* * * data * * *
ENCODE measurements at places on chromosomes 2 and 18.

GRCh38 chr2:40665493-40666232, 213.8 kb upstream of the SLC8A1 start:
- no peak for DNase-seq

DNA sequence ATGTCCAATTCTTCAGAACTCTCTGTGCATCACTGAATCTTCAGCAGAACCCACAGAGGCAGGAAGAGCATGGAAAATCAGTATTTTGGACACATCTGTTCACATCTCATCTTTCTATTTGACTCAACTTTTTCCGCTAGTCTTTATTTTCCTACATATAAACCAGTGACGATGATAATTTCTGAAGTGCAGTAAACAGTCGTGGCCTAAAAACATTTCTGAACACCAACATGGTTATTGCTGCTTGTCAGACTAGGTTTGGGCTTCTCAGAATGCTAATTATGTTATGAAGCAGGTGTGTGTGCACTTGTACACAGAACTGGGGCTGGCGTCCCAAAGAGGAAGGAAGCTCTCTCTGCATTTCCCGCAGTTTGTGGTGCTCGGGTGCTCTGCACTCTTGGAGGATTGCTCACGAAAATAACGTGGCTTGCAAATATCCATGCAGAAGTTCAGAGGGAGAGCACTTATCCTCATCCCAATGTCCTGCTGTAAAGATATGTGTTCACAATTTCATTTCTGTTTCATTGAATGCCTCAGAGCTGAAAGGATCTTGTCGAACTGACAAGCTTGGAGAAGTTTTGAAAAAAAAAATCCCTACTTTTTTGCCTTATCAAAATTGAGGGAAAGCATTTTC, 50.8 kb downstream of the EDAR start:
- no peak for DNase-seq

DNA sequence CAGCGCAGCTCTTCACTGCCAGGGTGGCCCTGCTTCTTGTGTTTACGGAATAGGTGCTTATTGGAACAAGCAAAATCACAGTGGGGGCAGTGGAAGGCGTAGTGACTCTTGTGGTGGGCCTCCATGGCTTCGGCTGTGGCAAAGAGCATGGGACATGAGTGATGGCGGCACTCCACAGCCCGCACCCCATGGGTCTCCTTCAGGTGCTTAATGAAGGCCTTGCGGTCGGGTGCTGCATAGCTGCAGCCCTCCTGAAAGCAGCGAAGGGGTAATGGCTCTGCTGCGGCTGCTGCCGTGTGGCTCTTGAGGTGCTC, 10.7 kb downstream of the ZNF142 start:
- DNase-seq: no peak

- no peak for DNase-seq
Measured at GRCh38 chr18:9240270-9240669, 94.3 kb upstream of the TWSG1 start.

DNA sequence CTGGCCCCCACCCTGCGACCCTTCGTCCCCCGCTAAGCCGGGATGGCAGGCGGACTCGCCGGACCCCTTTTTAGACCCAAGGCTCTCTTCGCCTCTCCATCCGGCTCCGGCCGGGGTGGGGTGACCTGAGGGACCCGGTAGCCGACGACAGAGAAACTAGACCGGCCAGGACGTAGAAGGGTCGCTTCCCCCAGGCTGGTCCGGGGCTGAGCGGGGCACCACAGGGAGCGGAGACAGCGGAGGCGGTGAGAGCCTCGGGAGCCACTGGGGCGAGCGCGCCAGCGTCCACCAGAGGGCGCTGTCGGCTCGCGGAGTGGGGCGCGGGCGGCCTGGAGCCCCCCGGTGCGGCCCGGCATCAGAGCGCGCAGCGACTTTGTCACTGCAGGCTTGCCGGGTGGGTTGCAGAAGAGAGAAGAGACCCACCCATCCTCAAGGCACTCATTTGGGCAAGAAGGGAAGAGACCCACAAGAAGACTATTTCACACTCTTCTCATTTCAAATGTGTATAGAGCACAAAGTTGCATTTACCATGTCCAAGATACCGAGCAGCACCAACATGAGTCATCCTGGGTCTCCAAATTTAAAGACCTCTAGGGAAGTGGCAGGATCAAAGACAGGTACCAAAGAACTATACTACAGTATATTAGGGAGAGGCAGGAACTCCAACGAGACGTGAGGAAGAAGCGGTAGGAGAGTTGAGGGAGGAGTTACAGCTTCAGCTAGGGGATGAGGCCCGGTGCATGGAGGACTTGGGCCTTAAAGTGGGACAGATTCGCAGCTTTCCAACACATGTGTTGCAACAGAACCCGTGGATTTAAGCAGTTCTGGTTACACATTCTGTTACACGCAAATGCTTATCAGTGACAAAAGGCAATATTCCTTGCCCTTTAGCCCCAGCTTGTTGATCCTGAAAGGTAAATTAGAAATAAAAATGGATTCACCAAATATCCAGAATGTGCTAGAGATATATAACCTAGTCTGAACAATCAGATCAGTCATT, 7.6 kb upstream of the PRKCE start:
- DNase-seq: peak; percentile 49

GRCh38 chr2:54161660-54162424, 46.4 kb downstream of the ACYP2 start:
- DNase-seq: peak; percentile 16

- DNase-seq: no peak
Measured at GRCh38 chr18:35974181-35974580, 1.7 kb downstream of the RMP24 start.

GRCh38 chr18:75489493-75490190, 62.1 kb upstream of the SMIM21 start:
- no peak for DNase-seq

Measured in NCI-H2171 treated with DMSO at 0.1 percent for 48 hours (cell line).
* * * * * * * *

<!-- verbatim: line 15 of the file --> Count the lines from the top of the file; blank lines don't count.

Measured at GRCh38 chr18:35974181-35974580, 1.7 kb downstream of the RMP24 start.